On November 5, 2013, New Jersey’s citizens will have the opportunity to vote for a Governor and Lieutenant Governor, as well as for all forty Senate seats and 80 Assembly seats. As we approach these important elections, the challenge for New Jersey voters is not to succumb to the temptation of believing that if we stand for someone or for something, that we must stand against someone else or against a set of beliefs: That we cannot stand for a candidate of one party without standing against the core principles of another party. The reality is that politics and public policy are too nuanced for such a view.
As a student of history, I am not naïve enough to yearn for a “golden age” of pristine American politics because such an age has never existed. Beginning with our founders, American politics were tumultuous affairs. Thomas Jefferson retained a propagandist by the name of James Callender to run vitriolic smear campaigns against his political rivals. Allegations emanating from the Jefferson campaign included claims that Alexander Hamilton was a serial adulterer. Using an anonymous pen name, Hamilton responded by accusing Jefferson of multiple affairs with slaves.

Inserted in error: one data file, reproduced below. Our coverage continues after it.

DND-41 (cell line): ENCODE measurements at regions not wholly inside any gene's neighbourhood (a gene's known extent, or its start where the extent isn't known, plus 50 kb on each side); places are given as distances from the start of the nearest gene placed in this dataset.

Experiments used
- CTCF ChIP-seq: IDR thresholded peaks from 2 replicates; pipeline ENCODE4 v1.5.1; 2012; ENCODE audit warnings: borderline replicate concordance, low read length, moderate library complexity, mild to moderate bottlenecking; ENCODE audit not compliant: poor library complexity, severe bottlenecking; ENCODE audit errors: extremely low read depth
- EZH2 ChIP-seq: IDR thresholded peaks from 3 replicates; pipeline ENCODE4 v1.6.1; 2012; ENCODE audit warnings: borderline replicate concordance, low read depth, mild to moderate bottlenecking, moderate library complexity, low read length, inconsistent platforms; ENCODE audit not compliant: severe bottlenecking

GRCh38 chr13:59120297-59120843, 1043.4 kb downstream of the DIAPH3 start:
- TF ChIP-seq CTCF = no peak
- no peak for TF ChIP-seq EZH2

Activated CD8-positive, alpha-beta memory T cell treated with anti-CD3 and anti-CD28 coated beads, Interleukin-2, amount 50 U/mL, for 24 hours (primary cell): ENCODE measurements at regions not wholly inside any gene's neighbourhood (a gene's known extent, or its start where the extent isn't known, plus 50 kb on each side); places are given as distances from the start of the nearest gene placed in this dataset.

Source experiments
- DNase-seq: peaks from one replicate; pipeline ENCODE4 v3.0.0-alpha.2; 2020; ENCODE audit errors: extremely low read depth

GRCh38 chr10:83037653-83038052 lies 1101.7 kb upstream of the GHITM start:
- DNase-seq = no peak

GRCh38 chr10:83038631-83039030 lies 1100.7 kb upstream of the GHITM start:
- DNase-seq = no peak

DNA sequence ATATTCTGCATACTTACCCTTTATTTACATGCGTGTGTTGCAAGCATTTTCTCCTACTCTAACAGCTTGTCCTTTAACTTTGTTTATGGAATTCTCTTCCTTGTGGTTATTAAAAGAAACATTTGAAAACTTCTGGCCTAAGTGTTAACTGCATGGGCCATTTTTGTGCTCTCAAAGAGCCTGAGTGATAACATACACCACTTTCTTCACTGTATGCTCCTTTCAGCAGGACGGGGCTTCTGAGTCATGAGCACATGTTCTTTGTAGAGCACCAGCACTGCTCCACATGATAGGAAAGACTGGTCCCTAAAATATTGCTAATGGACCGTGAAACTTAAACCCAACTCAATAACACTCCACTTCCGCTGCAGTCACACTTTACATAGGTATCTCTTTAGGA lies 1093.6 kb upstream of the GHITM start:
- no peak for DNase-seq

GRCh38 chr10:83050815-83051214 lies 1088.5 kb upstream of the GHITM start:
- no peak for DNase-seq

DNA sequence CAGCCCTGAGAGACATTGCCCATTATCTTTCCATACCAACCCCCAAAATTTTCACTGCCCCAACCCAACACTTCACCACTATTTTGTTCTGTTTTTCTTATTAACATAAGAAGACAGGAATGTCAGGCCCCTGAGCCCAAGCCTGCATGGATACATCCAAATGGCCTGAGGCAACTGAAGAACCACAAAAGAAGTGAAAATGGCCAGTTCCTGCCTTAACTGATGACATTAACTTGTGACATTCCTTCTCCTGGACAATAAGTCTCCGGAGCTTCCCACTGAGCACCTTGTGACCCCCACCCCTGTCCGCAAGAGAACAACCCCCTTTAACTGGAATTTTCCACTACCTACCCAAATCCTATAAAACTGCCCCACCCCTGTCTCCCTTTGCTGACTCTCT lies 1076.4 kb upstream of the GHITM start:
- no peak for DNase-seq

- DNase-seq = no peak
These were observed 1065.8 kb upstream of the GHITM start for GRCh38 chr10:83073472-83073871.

The campaign of 1800 between Adams and Jefferson was one of the most negative in US history. Among the accusations and counter accusations, were claims that President Adams had a “hideous hermaphroditical character, which has neither the force nor firmness of a man, nor the gentleness and sensibility of a woman.” The Adams campaign called Jefferson “a mean-spirited, low-lived fellow, the son of a half-breed Indian squaw, sired by a Virginia mulatto father.” In the course of the campaign, Adams was termed a fool, a hypocrite, a criminal, and a tyrant, while Jefferson was called a weakling, an atheist, a libertine, and a coward. So my expectation of civility in political campaigns stems less from yearning for a golden age of politics and more from a belief that society and politics should evolve with time.